IE 11 is not supported. For an optimal experience visit our site on another browser.

The Democrats' transformational policy with a wonky name

"Child tax-credit payments" may sound boring, but it's a transformational policy that will help tens of millions of American families.

It's likely that many Americans will hear the words "child tax-credit payments," shrug their shoulders, and move on. Sen. Brian Schatz (D-Hawaii) suggested yesterday that the cash assistance to U.S. families should instead be called "Biden Bucks," which is certainly catchier.

But whatever people call the policy, it's important that the public recognize just how dramatic this approach to governance really is. NBC News reported:

Most eligible families in the U.S. will get their first monthly payments of the expanded child tax credit Thursday. The payments, which were included in the American Rescue Plan, change an existing tax credit by expanding the eligibility pool and increasing the money families get.

When Democrats passed their COVID relief package earlier this year -- without a single Republican vote -- it included all kinds of investments related to the pandemic, but it also included aid to families at levels unseen in modern American history.

And one of the core centerpieces of the American Rescue Plan was this new and generous tax break that will go to most of the nation's parents. Indeed, nearly nine in 10 children -- totaling roughly 60 million American kids -- will now qualify for the new monthly payments of up to $250 per child, $300 for those under the age of six. (Only the most wealthy families are ineligible.)

To be sure, some logistical challenges have emerged. The IRS is helping administer the program, and it's been criticized for creating a difficult-to-navigate website for low-income families. The administration has conceded getting the money to some hard-to-reach families -- most notably those without direct-deposit -- remains difficult.

But while those challenges are addressed, the big picture is striking in its scope. A Washington Post report noted, "The Biden administration on Thursday is launching the biggest anti-poverty program undertaken by the federal government in more than a half-century, delivering monthly payments to the overwhelming majority of American parents for the first time."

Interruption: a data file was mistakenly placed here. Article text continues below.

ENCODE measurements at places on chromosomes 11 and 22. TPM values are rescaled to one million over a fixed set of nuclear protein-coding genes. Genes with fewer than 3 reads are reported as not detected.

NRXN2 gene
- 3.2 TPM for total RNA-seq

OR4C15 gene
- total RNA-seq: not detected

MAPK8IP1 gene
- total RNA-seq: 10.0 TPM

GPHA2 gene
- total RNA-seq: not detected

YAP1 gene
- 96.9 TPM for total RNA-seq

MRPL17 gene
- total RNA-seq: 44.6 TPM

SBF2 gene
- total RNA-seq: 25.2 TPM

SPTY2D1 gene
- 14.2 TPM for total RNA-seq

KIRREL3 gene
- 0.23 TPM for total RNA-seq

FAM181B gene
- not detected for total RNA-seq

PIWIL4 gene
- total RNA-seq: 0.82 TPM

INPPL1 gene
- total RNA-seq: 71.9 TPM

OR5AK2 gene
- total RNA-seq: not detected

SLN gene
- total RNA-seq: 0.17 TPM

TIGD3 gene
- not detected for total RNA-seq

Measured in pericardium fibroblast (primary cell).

The New York Times called it "a milestone in social policy," and quoted Sen. Cory Booker (D-N.J.) describing the child tax-credit payments as "the most transformative policy coming out of Washington since the days of F.D.R."

The article added, "Experts estimate the payments will cut child poverty by nearly half, an achievement with no precedent."

The fact that literally zero congressional Republicans voted for the policy is the sort of detail that Democrats will likely emphasize, over and over again, as families continue to receive the benefit. (Be on the lookout for GOP lawmakers pretending that they had something to do with the checks.)

Looking ahead, this program will expire next year, but President Biden has pushed to extend the benefits for four years -- a measure the White House expects to see in the Democrats' infrastructure package, the framework for which was unveiled yesterday.

While we wait to see if that happens, the shift in the political context is important. I'm reminded of something Chris Hayes told Rachel in March, as the Democrats' relief package became law: "[I]t feels like we drove a stake through a certain kind of anti-welfare austerity politics that was incredibly powerful for four to five decades.... The kind of marking of an era of transition to the politics of government support and investment to me is as significant as anything that I've seen in the time I've covered politics."

It wasn't long ago when Republicans would've condemned a policy like this as "welfare," at which point nervous Democrats would've balked. "What are we going to do, just give working families money to help stabilize their finances?" GOP lawmakers would ask. "Is Congress prepared to simply throw money at parents?"

Thankfully, in 2021, the answer to both of these questions is, "Yes."